Tendermint for Starknet

Tendermint is a consensus protocol developed especially for blockchains. It is widely accepted in academia, with hundreds of citations for each of its core documents (Kwon’s paper, Buchman’s thesis, and Buchman, Kwon, Milosevic). It has also been used in production throughout the Cosmos ecosystem since 2018, making it one of the most battle-tested production protocols in the blockchain space. This reliability makes Tendermint a great candidate for Starknet’s consensus protocol.

This post aims to describe a variant of the Tendermint consensus protocol that is adapted for the needs of Starknet.

The proposal is structured in three parts:

  1. Tendermint terminology
  2. Tendermint for Starknet
  3. Summary

The second part outlines the modifications we have in mind to adapt Tendermint for Starknet.

Tendermint terminology

Participants in the Tendermint consensus protocol shall henceforth be referred to as voters. We will assume n voters with identical voting power.

Tendermint is designed to have good properties in the eventual synchrony model (referred to as partial synchrony in post 1 on decentralization). More specifically, when the number of faulty votes f is less than one third of the total number of votes 3f+1≤n, Tendermint has two key properties (both explained in this appendix):

  • It is always safe (even during periods of asynchrony)
  • It is moreover live during synchrony.

The height of a block is its distance from genesis in the chain, i.e its “block number” in the chain.

Tendermint proceeds in rounds at every height. At each round, one of the voters takes the role of a proposer/leader and proposes a block of transactions to the network. Afterward, the round has two voting phases: prevote and precommit.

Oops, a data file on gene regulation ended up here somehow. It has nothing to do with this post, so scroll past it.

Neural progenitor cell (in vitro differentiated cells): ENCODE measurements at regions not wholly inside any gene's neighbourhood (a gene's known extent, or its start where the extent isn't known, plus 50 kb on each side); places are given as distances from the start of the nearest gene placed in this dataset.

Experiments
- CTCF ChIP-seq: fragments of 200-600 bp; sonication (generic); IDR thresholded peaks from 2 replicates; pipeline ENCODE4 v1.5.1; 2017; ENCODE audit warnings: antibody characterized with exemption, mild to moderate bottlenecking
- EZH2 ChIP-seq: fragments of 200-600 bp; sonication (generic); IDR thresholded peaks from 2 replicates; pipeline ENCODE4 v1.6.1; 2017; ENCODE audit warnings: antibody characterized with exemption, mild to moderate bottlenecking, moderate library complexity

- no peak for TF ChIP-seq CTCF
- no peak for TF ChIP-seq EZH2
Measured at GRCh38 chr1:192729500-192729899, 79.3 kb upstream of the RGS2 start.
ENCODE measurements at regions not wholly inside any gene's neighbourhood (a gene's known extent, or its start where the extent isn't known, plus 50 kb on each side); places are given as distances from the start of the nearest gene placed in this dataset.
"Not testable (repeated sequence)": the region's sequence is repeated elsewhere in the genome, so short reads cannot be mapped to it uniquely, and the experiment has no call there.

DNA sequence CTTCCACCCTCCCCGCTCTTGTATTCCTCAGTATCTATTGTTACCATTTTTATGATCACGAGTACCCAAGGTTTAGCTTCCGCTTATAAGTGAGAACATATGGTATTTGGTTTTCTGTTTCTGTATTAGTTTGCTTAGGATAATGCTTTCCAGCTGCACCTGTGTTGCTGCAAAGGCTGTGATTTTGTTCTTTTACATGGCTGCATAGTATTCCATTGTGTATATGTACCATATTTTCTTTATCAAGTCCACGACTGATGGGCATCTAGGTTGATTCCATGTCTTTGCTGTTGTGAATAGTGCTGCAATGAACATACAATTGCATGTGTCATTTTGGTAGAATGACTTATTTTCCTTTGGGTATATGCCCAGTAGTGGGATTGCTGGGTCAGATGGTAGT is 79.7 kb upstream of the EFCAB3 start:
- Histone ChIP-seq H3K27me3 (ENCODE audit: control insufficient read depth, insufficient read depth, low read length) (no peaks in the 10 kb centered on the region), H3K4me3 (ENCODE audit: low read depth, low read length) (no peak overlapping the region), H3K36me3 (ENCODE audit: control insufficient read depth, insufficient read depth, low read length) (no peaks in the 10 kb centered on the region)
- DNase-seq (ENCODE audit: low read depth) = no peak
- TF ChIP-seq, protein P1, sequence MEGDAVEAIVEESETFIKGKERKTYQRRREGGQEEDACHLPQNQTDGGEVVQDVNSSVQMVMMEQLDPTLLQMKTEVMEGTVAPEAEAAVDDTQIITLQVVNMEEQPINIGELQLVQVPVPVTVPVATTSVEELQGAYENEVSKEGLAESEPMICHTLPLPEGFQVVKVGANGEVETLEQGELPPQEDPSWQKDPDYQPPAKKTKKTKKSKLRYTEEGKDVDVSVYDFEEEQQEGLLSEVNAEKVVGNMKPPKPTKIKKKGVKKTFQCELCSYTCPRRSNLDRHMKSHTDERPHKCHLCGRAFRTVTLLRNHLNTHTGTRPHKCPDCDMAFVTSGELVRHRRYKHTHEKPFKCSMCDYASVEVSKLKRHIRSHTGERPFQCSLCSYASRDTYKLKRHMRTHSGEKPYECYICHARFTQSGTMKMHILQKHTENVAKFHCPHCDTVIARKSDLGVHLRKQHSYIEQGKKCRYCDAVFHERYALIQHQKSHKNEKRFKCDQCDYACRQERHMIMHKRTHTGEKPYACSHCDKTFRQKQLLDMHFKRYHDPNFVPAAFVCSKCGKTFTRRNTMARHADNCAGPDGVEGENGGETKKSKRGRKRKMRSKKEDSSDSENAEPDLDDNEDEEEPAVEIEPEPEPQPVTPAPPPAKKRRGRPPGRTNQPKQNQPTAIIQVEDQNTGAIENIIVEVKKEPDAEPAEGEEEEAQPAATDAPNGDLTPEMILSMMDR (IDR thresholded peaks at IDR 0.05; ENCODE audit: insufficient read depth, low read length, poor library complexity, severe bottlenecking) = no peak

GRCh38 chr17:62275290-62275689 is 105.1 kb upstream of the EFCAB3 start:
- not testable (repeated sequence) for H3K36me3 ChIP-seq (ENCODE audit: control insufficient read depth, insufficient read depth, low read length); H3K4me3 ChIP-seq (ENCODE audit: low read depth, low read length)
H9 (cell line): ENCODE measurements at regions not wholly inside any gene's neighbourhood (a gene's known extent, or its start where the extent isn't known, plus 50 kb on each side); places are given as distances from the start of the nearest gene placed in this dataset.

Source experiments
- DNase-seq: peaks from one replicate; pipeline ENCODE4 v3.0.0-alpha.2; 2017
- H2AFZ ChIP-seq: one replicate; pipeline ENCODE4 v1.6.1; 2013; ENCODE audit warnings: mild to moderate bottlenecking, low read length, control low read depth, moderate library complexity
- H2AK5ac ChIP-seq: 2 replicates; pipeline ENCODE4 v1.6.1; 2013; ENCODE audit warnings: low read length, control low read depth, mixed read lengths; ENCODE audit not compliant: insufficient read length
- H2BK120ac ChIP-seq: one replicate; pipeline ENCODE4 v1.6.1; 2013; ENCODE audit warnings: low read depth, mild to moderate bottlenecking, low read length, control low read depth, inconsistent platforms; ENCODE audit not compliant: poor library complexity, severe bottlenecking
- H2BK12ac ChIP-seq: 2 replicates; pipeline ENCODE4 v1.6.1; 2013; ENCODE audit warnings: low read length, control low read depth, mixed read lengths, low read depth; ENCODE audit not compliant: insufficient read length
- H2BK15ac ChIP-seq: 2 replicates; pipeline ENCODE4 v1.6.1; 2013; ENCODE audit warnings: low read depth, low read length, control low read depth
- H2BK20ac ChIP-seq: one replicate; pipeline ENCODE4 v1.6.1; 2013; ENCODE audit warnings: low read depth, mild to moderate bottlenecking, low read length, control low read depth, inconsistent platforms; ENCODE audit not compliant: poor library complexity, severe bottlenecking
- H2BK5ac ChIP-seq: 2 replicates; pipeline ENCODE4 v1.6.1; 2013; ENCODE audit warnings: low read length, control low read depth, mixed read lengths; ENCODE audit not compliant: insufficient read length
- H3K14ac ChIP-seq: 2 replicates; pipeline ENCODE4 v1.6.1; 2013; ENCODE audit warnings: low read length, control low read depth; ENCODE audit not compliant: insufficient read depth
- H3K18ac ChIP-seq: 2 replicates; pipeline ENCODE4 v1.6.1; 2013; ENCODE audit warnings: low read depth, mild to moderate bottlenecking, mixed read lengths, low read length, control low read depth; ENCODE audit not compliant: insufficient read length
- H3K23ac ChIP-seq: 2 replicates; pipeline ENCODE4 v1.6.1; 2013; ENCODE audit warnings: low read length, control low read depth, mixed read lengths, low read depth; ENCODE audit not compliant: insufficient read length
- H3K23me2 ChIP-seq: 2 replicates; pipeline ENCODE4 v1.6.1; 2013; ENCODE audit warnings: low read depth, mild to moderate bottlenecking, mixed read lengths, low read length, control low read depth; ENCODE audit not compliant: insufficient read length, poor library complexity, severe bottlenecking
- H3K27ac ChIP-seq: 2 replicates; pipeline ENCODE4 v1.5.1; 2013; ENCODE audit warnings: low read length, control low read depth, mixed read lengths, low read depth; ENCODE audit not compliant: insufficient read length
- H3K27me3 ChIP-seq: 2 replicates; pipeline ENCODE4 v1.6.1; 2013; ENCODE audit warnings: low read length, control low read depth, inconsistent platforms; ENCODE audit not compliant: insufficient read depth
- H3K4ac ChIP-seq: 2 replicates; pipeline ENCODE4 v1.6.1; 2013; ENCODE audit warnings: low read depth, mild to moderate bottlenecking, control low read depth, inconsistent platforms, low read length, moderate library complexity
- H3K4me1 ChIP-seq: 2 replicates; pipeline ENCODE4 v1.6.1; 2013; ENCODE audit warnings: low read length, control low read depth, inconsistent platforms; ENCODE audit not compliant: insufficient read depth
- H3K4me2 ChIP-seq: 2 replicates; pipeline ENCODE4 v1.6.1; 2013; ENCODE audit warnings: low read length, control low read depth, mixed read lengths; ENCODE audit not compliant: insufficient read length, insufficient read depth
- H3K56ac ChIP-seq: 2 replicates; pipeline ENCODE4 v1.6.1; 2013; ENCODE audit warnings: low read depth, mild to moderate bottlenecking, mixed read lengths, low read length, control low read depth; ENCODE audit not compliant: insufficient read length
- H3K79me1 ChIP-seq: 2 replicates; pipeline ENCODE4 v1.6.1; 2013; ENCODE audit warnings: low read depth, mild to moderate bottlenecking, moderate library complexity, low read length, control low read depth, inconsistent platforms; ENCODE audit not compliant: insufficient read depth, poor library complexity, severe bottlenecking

A node concludes a round in its local view when it is convinced of consensus, either on a valid block B or on nil. In the former case, block B is appended to the chain, the height is incremented, and the round number resets to zero. In the latter case, the round is incremented and the height is unchanged.

In a bird’s eye view of the network, each round begins with a proposal phase, where a block is broadcast by the leader. Upon receiving a block from the proposer, voters broadcast prevote messages to each other and enter the prevote phase. As prevote messages propagate throughout the network, voters broadcast precommit messages and move to the precommit phase. In the happy flow, voters lock on the received block upon receiving >⅔ prevote messages for it. As precommit messages propagate throughout the network, voters either append their locked block to the blockchain (in the happy flow) or increment the round in the same height (in the unhappy flow).

Tendermint for Starknet

A “Tendermint for Starknet” protocol will essentially follow the state machine outlined in Algorithm 1 of the Tendermint paper. There may be subtle changes to the state machine as a result of nuances and optimization as part of a production system.

In this section we shall highlight several design choices and modifications beyond the state machine itself.

  1. Transaction streaming
  2. Coupling sequencing and execution
  3. Recovery from corrupted consensus

Let’s go one by one.

Transaction streaming

Tendermint has each proposer broadcast its block in one chunk. Upon processing each block, voters will vote on it. Similar to Solana, Tendermint for Starknet will have each proposer sequentially stream its selected transactions upon deciding to include them in its block, without waiting until the block building is finished. Voters will only vote on the block as a whole, and not on streamed transactions.

Streaming has two noteworthy benefits:

  1. Improved throughput – a more constant stream of transactions provides a more constant input to every voter’s execution process(es), minimizing their idle time. If too many transactions are broadcast in a batch, the execution process(es) must wait to receive input, and this wasted execution time amounts to wasted throughput.